Thank you for a spot on recipe, I will try it with my bangda stash. Looks mouthwatering. Thank you for showing the difference between the sichuan and tirphal, I thought they were the same thing.

Rajesh &Shankari said...

The color is so vibrant. Amma used it for idli powder..

Jaya Wagle said...

Wow! That does look firey. Lovely Colorado and Utah pics Manisha. Have been meaning to take the Durango trip with the train crazy toddler. When the stars align.

Soma said...

I don't envy the snow in may but do envy the mountains and everything else. you are luring me to visit ;-)

The fish curry is literally making me salivate.
Soma(www.ecurry.com)

indosungod said...

Did you say 20-25 chilies? They are not the Kashmiri kind or are they?

Looks fantastic and I agree with Medha that you need a tap of running water close by. Yum though.

Jen Yu said...

That is beautiful! What a gorgeous color and here I am, having already eaten dinner, wanting to grab a fork and take a bite :) I'm so very glad you are here. Very very glad, my friend. xoxo

Anita said...

Good to see you celebrating again! Kashmiri mirch must have made this dish less fiery I am sure - they are just so mild but what a brilliant colour.
Byadgi I fell in love with when I saw the fiery colour they impart with not as much heat as I was expecting. Should have asked sonny boy to pick some up for me! But I did pick some longish redder looking chillies from the market in Munnar...How I wish we would know all our chillies by name.
Glad you are still in CO, would love to visit you there one day!

Suhaina said...

oh what a beauty. no words to explain it.Nature at its best.

Fish curry looks very colourful i love the deep red colour.wonderfully done.

Neha said...

lovely pictures...although I do not eat fish, I like the gravy color. It is so exotic..

Sumi said...

hmmmmm..Colorodo, I miss that place, I had spend a good and memorable 2 yrs during my initial stay in US.Fantastic place.

Smita said...

Ooooh, nice!

Great blog!

Manisha said...

Angela, they are from the same genus Zanthoxylum but different species. Tirphal is Zanthoxylum rhetsa and there are several different Chinese species. I don't know which one I have but I think it is called chuan jiao.

Shankari, when I used regular dried red chillies, the color was a dark red. Not as vibrant!

Jaya, we haven't done the Silverton small gauge train ride as yet either. It's supposed to be gorgeous!

Soma, the snow is not a big deal as it's gone in a day, at the most two. We'll take precip in any form! This fish curry is very easy and rides on the complex flavors that tirphal adds to the mix. Try it!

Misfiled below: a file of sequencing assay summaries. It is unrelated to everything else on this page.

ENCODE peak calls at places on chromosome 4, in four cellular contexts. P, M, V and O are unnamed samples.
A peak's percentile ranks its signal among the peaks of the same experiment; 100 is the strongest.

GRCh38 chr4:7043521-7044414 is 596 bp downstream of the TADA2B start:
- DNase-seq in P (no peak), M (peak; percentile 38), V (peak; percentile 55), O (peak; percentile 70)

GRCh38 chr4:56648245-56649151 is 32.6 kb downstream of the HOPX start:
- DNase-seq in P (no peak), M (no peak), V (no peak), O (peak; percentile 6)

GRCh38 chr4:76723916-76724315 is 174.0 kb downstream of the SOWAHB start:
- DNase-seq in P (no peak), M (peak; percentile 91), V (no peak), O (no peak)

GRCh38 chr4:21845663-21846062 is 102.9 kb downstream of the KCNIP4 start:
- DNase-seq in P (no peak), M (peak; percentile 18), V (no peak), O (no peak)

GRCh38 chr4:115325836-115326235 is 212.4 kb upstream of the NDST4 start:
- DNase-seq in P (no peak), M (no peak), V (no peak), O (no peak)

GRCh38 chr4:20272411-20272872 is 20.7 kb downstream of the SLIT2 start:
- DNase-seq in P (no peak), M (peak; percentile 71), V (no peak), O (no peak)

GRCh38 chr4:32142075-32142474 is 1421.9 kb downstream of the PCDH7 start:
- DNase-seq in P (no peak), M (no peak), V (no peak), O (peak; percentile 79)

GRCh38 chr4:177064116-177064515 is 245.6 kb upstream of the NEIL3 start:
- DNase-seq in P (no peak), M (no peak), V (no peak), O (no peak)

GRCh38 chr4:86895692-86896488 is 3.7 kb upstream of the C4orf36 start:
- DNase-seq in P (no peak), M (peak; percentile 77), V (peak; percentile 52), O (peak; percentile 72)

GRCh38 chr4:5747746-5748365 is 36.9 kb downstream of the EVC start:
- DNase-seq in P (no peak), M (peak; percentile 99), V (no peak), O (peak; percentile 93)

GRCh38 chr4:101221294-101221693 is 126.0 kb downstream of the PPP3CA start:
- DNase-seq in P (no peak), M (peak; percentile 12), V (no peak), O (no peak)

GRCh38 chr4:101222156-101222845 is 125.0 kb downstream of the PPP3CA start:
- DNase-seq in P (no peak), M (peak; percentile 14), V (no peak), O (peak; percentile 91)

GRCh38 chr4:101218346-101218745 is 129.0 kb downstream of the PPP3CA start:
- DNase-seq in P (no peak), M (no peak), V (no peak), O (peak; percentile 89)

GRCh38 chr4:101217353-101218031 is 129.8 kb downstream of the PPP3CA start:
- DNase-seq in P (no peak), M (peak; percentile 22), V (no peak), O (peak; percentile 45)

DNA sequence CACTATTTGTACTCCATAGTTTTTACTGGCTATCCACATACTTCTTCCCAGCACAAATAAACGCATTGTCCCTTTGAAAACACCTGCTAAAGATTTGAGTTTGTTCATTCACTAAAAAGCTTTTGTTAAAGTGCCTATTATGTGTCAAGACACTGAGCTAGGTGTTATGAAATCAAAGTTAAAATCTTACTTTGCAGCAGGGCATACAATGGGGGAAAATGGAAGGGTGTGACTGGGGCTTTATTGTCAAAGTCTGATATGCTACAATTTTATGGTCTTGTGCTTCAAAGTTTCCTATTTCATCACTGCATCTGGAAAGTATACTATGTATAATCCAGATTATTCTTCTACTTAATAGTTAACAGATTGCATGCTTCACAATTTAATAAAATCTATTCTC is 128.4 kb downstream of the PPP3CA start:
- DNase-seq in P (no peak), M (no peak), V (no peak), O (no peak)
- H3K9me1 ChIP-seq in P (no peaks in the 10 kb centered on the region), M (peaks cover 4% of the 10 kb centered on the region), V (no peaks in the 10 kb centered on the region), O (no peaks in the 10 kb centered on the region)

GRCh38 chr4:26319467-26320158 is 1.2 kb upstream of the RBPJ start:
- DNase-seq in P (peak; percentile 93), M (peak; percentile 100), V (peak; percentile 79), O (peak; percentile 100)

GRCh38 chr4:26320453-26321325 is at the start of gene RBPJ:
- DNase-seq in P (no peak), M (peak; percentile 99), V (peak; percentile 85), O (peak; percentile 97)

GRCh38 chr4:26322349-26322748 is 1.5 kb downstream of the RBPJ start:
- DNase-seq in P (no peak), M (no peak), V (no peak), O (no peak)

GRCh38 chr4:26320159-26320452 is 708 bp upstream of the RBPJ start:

ISG, to make it really spicy, yes. This one was toned down a tad by the fat red chillies that Anita sent me. She says they are Kashmiri chillies. But it really should be 20-25 byadgi chillies.

Jen, me too! I didn't want to move away from all of you!

Anita, *if* they are Kashmiri mirch. I can't seem to find byadgi chillies here anymore. I hope you are making notes! And, yes, you need to come back to CO.

Suhaina, Thanks! The color is amazing but it depends entirely on the chillies used.

Neha, thanks! There are lots of other dishes that can be made with tirphal and red chillies but none as colorful as this!

Sumi, no arguments there! Although you happen to be in a pretty amazing place yourself!

Smita, thank you!

Susan said...

As fierce and fiery as a sunset. I propose buckets of beer to chase it down.

Great shots, no matter the weather nor season. It's always doing something somewhere on the planet.

Miri said...

Those are some awesome pics!! esp the one of Mt Garfield held me in thrall...

but nothing compared to what I felt when I saw the tikshe amshe fiery red! I have some fish marinated, will be making this asap. Thanks

Aparna said...

Yes, you are very lucky to live where you do (just as I am to be where I am!) :D

Recognise all the pics from Flickr. You know, its a dream of my husband's to visit Yellowstone at least once! :)

sanjeeta kk said...

Beautiful clicks!

evolvingtastes said...

Finally, finally! Are the spices still in a good condition?

Your landscape photographs are just gorgeous. They really do speak more than a thousand words.

Manisha said...

Susan, thanks and yes, beer makes for a perfect pairing!

Miri, the pic of Mt. Garfield was taken from a moving train, through dirty tinted windows! Glad you liked it! I hope you liked the tikshe amshe also!

Aparan, you have ocean, I have mountains - perfect! I haven't been to Yellowstone either. It's a 10 hour drive from here and you need at least a week there - we would. I hope your family is able to visit soon!

Sangeeta, thanks!

ET, thanks ani kashi ahes? Whole spices last much longer here because it's so darned dry! Thanks again for the spices!

Joyce said...

thank you for the shot comparing sichuan pepper and tirphal. I used to think both were same.

and that is some color on that curry! looks so inviting.

Manisha Pandit said...

Joyce, thanks! The color depends entirely on the dried red chiles you use. Kashmiri chiles or Rasham patti work really well in this recipe! I think I first heard it from a well-known chef in Bangalore - he said that sichuan peppers are the same as tirphal. I knew as soon as I saw them that they were not the same. Related, sure. But not the same!